Could New Voter ID Laws Really Disenfranchise 10 Million Latinos?


According to the study, purges, registration barriers and photo ID restrictions could impact more Latino citizens than made up the margin of victory in the 2008 presidential election in some states.

"In Colorado, Florida, and Virginia, the number of eligible Latino citizens that could be affected by these barriers exceeds the margin of victory in each of those states during the 2008 presidential election. In Florida, eligible Latino voters amount to nine times the 2008 margin of victory, and unregistered Latinos constitute four times the margin of victory," reads the study.

Getting an ID can also be prohibitively time consuming and expensive, a report by the Brennan Center for Justice at New York University Law School notes.

More than 500,000 eligible Latino voters live more than 10 miles from the nearest ID-issuing center that is open more than two days per week, according to the report. Many Latinos hold jobs with inflexible hours, making it impossible to travel to the offices when they're open. And while the IDs themselves are free, obtaining the documentation needed to get one can be expensive.

"Latinos also have one of the highest percentages of poverty of any racial or ethnic group in the United States and are more likely to rely on public transportation, and thus face more difficulty procuring the necessary documentation," reads the report.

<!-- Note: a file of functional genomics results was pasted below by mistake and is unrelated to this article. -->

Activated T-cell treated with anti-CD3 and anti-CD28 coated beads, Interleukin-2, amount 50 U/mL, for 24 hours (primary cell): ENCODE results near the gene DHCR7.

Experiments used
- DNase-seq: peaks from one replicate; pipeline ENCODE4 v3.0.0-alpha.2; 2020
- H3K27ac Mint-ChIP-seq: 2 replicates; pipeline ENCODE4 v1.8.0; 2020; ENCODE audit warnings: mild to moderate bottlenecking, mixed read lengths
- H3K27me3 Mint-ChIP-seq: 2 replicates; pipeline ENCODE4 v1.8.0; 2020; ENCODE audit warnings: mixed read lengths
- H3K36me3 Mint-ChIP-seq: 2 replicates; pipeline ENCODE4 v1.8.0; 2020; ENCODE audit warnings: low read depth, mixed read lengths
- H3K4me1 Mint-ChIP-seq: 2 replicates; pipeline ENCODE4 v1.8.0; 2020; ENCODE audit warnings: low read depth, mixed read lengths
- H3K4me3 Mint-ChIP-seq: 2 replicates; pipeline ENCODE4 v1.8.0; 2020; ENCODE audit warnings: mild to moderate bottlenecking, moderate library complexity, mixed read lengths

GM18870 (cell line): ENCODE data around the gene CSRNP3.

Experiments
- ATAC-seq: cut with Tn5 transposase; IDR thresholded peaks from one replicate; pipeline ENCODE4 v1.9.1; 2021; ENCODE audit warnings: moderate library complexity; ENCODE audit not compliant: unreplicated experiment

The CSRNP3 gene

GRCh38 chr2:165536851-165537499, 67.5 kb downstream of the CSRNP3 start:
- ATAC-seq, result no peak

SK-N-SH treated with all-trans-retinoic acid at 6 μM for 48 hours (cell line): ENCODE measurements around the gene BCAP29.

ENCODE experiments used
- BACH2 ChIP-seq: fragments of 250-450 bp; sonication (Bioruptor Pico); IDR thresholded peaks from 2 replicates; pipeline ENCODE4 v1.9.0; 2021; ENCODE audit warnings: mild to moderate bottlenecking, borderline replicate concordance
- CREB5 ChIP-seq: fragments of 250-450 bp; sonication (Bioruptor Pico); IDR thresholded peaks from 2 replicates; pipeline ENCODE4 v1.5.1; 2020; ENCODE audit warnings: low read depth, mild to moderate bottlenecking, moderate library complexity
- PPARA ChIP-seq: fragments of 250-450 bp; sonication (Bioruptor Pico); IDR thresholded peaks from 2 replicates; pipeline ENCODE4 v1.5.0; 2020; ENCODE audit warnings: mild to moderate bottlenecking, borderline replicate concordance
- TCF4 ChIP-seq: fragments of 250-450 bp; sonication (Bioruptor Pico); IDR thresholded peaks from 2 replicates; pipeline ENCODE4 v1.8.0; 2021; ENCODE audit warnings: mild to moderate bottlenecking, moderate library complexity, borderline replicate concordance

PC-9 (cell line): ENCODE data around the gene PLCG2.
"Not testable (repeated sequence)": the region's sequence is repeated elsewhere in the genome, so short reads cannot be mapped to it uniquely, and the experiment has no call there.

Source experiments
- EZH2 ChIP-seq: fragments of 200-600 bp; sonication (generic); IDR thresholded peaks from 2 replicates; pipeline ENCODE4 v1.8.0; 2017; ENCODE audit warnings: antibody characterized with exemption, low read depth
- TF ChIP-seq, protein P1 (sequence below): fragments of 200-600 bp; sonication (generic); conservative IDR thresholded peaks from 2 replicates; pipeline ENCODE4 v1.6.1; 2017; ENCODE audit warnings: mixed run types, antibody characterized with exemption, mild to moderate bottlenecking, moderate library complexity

And there are bigger problems with voting than registration. From confusing ballots to long polling lines, states from Ohio to New York have set up commissions and studies to figure out how to fix the voting process. The problem, however, is that few of the suggestions have been implemented as a result of partisan bickering and the potential costs of fixing the system.

A recent article in the Fort Worth Star-Telegram indicates that the names of around 77,000 Texans appeared on a statewide list suggesting they might be dead and should be removed form voter rolls. The problem? Many were still alive.

And according to the report, "Confusion about proof of citizenship requirements resulted in voters being turned away during Michigan's August 2012 primary elections. After Governor Rick Snyder vetoed legislation that would have required voters to confirm citizenship at the polls, Secretary of State Ruth Johnson added a citizenship confirmation checkbox to ballot applications for the state's August 7, 2012 primary, and some voters were reportedly denied the right to vote for failing to fill out the box."

Michael Waldman, president of the left-leaning Brennan Center, has suggested that states use digital technology to streamline and reduce the costs of registering voters in an accurate way, but there hasn't been much effort by cash-strapped states to implement such technology.

The result is that there is still significant room for error in the upcoming election.

For more information about voter ID laws, go here: - Court rejects Texas voter ID law: It would "impose strict, unforgiving burdens on the poor." - Voter ID laws make voting harder for many Latinos - How the U.S. voting system is preventing people from … voting - No ID? No vote in these 10 states

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